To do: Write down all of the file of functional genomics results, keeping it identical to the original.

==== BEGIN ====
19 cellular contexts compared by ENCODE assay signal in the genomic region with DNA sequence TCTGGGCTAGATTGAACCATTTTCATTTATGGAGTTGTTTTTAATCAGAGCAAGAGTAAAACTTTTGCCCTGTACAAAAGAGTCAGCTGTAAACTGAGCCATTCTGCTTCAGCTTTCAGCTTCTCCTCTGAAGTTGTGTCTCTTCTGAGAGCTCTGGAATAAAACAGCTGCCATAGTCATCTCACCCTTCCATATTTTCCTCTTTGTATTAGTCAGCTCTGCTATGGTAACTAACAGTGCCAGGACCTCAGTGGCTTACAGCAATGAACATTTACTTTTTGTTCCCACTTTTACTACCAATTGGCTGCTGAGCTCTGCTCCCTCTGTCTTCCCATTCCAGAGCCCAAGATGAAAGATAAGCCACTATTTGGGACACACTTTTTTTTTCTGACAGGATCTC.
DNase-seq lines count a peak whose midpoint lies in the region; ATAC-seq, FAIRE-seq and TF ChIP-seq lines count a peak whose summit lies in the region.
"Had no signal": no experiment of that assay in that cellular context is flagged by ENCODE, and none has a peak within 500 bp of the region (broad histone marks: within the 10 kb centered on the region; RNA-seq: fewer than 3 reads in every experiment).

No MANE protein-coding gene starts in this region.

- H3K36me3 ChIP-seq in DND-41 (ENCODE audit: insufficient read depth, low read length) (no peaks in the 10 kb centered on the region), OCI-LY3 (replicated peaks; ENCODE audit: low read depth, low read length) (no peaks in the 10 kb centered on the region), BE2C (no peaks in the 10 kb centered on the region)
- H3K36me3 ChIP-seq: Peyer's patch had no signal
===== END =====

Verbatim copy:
19 cellular contexts compared by ENCODE assay signal in the genomic region with DNA sequence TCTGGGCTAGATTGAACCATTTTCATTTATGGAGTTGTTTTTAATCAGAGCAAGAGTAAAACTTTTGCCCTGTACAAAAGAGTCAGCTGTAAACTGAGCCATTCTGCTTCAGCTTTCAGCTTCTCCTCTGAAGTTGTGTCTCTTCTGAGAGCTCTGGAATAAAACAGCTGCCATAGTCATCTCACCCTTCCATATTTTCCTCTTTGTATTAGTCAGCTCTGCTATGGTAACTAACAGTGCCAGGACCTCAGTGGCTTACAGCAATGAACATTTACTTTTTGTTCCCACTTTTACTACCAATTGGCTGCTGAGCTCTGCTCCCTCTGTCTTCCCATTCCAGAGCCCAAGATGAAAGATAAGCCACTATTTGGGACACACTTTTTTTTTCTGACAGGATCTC.
DNase-seq lines count a peak whose midpoint lies in the region; ATAC-seq, FAIRE-seq and TF ChIP-seq lines count a peak whose summit lies in the region.
"Had no signal": no experiment of that assay in that cellular context is flagged by ENCODE, and none has a peak within 500 bp of the region (broad histone marks: within the 10 kb centered on the region; RNA-seq: fewer than 3 reads in every experiment).

No MANE protein-coding gene starts in this region.

- H3K36me3 ChIP-seq in DND-41 (ENCODE audit: insufficient read depth, low read length) (no peaks in the 10 kb centered on the region), OCI-LY3 (replicated peaks; ENCODE audit: low read depth, low read length) (no peaks in the 10 kb centered on the region), BE2C (no peaks in the 10 kb centered on the region)
- H3K36me3 ChIP-seq: Peyer's patch had no signal